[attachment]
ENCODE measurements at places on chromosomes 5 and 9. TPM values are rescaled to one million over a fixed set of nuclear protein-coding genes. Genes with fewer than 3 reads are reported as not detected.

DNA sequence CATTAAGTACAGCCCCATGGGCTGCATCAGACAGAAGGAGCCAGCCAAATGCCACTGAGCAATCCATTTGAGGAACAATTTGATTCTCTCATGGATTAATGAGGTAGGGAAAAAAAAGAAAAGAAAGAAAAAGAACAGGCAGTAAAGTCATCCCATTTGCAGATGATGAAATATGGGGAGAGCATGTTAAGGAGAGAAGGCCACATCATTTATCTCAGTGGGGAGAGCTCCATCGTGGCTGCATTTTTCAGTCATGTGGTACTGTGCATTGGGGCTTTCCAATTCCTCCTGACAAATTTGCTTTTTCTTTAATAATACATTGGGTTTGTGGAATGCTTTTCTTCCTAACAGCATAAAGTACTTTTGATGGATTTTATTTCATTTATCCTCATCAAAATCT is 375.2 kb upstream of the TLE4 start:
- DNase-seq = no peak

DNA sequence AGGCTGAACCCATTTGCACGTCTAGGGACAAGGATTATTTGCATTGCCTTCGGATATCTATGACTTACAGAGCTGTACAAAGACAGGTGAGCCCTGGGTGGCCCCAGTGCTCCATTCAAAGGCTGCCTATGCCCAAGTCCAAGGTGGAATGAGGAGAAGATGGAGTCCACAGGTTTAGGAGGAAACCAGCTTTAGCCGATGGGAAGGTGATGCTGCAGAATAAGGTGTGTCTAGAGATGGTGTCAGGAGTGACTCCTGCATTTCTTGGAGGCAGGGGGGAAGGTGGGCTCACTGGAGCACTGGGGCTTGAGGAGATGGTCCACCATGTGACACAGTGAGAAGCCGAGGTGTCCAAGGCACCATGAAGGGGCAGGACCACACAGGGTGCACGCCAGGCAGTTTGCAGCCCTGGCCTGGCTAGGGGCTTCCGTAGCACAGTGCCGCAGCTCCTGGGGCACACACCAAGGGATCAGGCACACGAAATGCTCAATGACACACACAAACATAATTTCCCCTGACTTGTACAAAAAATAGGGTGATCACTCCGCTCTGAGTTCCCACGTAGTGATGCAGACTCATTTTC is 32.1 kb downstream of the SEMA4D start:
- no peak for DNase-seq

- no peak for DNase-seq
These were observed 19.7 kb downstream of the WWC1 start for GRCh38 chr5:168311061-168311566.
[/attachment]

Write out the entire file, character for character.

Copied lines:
ENCODE measurements at places on chromosomes 5 and 9. TPM values are rescaled to one million over a fixed set of nuclear protein-coding genes. Genes with fewer than 3 reads are reported as not detected.

DNA sequence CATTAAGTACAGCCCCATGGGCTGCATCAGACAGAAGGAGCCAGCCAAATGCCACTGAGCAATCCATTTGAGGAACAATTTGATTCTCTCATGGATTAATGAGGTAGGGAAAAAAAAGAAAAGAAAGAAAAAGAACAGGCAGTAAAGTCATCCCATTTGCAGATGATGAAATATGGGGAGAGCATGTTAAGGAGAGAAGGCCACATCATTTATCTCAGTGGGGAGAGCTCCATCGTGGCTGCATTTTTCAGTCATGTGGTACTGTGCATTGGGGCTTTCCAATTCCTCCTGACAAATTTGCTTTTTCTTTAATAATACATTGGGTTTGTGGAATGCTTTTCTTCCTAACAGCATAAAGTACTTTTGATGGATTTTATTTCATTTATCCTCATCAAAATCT is 375.2 kb upstream of the TLE4 start:
- DNase-seq = no peak

DNA sequence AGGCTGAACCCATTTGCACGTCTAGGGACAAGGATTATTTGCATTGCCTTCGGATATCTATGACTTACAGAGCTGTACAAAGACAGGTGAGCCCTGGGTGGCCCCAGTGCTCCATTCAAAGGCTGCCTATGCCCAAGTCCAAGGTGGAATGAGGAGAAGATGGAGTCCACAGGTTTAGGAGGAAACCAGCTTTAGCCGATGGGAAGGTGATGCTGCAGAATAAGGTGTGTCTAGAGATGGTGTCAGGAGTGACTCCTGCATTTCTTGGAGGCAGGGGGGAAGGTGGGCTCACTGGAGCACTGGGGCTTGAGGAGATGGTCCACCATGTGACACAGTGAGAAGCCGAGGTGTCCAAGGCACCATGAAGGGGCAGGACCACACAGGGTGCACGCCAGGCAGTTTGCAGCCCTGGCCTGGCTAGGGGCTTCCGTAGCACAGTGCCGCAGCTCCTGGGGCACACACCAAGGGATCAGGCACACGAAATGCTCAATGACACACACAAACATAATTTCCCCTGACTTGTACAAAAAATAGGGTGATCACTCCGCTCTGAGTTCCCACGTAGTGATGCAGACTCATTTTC is 32.1 kb downstream of the SEMA4D start:
- no peak for DNase-seq

- no peak for DNase-seq
These were observed 19.7 kb downstream of the WWC1 start for GRCh38 chr5:168311061-168311566.